What is Cherry Eye?

Picture of Sophie showing the cherry eye effect.

With a normal dog's eye, the tear gland attaches to the surface under the eyeball. It is attached by a ligament which holds the tear gland in place, and out of sight. When the "cherry" is like Sophie's was, it means the ligament is either very weak and cannot hold the gland in place, or is non existent. The tear gland then pops out and so looks like a cherry in the corner of the eye. There are two stages of cherry eye. The first is mostly cosmetic and not causing any pain or irritation to the eye. However, this can deteriorate into the second stage where the swollen gland can actually rub against the cornea of the eye which causes irritation, and in severe cases it causes ulceration, and therefore pain and irritation for the dog. Sometimes excessive tears are formed and dribble down the dog's face.

After Sophie's operation she became a gorgeous little dog, and the pride and joy to Joyce and Russ.

Look at those gorgeous EYES!

Picture of Sophie without cherry eye - she is so much happier! Picture of Sophie without cherry eye - she is so much happier!

Doggy smells - a problem?

There are several fairly common reasons why your best friend has a bad odour, whether it be from his breath, ears, fur or body in general. The only safe way to find the cause involves a trip to your Vet! Over the years of doing rescue work, we have experienced quite a few medical causes, some of the more common ones we will mention here.

Every time a new little dog comes in to rescue the other dogs rush to check out the smells under its tail i.e. smelling the new dog's butt! They are checking out the new dog: where it has been; what sex it is; even what sort of mood the other dog is in; and probably what it ate for dinner! So, dogs are well aware of what other dogs smell like - when it gets enough that we can smell them, that's something different.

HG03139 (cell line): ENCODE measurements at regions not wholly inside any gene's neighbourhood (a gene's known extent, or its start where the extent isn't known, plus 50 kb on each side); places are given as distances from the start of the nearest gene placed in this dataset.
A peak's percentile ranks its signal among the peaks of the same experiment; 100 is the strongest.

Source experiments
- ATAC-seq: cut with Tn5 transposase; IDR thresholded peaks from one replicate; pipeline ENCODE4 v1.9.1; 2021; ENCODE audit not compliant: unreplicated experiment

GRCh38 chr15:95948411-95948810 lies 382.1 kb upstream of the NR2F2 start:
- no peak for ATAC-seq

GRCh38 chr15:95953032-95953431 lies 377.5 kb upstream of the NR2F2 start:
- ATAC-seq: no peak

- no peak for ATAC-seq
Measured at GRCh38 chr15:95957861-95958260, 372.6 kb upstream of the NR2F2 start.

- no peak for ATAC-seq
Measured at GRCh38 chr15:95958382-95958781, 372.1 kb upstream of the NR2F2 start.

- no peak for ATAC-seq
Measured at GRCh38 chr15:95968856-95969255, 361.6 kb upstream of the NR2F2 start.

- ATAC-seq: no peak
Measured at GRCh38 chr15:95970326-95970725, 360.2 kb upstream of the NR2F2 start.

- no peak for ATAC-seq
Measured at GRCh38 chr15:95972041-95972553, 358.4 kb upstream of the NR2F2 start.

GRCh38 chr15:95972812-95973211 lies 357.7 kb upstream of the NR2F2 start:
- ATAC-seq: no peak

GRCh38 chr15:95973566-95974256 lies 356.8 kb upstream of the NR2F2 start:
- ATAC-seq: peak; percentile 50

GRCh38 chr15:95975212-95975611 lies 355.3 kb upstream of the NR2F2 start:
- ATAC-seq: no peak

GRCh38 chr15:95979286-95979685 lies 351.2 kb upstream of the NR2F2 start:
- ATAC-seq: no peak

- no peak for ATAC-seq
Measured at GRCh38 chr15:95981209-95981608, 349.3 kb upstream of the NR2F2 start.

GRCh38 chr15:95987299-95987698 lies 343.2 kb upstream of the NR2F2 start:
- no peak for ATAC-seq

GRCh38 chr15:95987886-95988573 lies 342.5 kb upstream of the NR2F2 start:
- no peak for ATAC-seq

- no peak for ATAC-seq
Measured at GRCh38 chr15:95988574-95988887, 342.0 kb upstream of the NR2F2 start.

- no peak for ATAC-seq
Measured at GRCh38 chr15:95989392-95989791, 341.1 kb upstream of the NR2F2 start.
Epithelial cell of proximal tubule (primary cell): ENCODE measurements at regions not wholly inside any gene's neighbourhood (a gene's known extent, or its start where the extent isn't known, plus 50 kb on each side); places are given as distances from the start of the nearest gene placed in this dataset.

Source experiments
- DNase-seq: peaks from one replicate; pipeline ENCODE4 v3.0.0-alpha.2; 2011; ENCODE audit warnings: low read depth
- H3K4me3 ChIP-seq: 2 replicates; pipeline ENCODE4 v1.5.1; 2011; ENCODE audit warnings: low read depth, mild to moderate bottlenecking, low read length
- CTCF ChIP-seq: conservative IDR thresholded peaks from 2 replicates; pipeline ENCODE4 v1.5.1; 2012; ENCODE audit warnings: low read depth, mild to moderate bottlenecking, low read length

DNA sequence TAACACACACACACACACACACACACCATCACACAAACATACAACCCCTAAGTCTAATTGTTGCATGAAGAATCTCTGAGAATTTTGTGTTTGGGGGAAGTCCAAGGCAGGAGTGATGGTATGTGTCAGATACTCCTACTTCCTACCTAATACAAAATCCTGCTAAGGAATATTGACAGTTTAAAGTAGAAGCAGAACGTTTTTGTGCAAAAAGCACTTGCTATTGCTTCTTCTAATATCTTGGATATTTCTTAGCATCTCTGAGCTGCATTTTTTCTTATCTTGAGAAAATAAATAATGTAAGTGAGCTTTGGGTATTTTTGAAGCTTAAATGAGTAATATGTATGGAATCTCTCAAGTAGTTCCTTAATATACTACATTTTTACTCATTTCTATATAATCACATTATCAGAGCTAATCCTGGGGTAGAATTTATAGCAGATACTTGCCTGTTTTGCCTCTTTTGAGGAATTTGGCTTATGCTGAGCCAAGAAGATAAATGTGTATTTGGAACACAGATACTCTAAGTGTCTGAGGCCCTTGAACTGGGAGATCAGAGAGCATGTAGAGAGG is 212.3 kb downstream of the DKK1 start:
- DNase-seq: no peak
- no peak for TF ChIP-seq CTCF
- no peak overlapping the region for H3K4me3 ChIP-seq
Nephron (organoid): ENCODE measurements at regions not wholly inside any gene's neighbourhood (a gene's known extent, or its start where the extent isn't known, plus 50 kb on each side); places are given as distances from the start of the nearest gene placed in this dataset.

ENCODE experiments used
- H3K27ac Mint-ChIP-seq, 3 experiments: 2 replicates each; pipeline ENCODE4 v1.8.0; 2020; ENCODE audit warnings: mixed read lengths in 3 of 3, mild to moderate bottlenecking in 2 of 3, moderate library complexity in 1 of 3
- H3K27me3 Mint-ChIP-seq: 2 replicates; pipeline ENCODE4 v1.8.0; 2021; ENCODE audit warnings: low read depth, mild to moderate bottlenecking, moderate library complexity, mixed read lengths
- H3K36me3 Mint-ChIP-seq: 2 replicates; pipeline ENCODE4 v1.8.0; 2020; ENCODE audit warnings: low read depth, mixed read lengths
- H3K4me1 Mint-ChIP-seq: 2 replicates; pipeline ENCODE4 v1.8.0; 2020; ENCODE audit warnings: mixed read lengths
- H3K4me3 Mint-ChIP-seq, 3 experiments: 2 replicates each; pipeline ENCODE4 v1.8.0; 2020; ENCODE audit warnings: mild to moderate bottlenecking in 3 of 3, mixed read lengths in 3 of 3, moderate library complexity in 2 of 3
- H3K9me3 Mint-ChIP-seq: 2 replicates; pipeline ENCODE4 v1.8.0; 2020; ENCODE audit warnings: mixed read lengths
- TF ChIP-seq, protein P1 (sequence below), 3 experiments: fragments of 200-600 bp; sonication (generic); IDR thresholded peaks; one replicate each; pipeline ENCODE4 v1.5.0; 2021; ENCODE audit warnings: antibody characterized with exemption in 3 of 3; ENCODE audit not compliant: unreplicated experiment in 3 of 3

Smelly breath

Check your dog's teeth regularly. Like humans, no cleaning of the teeth can cause a build up of tartar, rotting and infected teeth, abscesses of the gums etc. Any of these can result in expensive veterinary costs and bad breath is a prime indicator of dental issues. Once the rescues come in to our care and our vet does a full check, we have all their needs seen to. We tend to give them raw human quality beef or lamb bones on a daily basis, and half a teaspoon of bone broth jelly on their stew, all of which helps with their teeth and breath.

Bad breath can also be caused by infections somewhere in the dog's system, which also causes high temperatures, upset tummies, and bowel bugs etc. If your dog's teeth are OK and they still have bad breath, seek vet advice urgently.

Ear infections

Dogs have a very long ear canal which goes downwards, unlike the human ear. This means that a dog's ear will not drain like ours do. Swimming and bathing cause water to get into the ear and moisture can build up. In turn, this allows microbes and mites, yeast and other things to cause infections. You may see your dog shaking its head vigorously, scratching continually at its ear etc. There are two very telling signs of an ear infection: if you see a black greasy substance coating the inside of your dog's ears or smell a vile odour from the inside of your dog's ear. Ear infections are extremely painful to your dog, and you must seek immediate vet treatment.


We often tell people adopting a Chihuahua from us that they should not bathe their little one too often! Over bathing can cause skin irritations which can in turn lead to smells. Never leave your dog damp - wet dog's skin and hair will smell! Clean bedding and good grooming is really all a Chihuahua needs, unless one of the below issues are a factor. We wash the dog bedding with a disinfectant which also helps keep the dogs feeling and smelling more fresh!

Body odour

Some dogs just love to roll in anything that smells really bad: the poo of other animals, especially dry cow patties, or anything that smells vile to us! Not all dogs like to do this, however, quite a few do. About all you can do is keep your dog on a lead when out walking, or else be prepared to bathe your dog when you get home! (See above topic about Bathing.)